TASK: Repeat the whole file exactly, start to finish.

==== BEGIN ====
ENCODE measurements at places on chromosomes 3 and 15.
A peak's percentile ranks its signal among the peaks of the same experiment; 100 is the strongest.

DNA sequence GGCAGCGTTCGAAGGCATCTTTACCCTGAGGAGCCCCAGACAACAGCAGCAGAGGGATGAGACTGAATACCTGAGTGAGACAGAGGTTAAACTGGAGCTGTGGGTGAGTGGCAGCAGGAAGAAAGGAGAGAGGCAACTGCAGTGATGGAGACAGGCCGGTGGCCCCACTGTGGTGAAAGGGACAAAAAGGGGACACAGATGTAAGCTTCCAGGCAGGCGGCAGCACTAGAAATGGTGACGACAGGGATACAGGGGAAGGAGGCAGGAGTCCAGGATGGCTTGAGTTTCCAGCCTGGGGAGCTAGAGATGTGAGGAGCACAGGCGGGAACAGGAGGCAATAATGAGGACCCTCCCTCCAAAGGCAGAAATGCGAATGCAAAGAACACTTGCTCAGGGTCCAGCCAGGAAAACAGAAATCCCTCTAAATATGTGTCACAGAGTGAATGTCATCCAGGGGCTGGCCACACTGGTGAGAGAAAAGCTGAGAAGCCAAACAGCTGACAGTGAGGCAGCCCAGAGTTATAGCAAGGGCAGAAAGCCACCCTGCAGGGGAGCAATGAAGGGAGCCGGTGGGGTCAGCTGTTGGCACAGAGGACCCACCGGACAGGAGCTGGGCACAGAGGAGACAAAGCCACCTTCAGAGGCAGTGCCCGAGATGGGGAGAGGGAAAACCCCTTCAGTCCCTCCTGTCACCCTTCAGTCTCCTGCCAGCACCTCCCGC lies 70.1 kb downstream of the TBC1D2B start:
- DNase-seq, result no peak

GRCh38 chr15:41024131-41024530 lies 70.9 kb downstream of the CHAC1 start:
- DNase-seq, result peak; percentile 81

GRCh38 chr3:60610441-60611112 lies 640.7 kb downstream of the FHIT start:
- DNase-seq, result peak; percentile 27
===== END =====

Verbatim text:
ENCODE measurements at places on chromosomes 3 and 15.
A peak's percentile ranks its signal among the peaks of the same experiment; 100 is the strongest.

DNA sequence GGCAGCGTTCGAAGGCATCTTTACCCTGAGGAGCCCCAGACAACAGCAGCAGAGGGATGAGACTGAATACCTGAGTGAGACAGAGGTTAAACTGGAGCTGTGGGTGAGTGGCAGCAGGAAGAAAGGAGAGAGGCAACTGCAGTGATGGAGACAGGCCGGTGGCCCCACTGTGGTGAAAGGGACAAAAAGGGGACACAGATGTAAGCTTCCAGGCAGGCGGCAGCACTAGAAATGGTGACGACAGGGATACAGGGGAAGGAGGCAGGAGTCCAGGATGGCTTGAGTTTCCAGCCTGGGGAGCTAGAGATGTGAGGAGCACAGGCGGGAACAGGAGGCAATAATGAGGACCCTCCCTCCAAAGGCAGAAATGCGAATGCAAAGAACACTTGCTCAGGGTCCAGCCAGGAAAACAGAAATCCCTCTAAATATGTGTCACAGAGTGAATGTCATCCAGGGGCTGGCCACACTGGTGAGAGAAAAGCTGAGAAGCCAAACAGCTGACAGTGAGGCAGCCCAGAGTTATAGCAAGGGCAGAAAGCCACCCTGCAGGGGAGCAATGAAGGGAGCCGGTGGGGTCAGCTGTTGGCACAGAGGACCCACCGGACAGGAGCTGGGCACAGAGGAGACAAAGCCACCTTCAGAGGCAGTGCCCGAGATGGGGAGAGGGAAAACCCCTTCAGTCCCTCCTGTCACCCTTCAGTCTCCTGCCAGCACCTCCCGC lies 70.1 kb downstream of the TBC1D2B start:
- DNase-seq, result no peak

GRCh38 chr15:41024131-41024530 lies 70.9 kb downstream of the CHAC1 start:
- DNase-seq, result peak; percentile 81

GRCh38 chr3:60610441-60611112 lies 640.7 kb downstream of the FHIT start:
- DNase-seq, result peak; percentile 27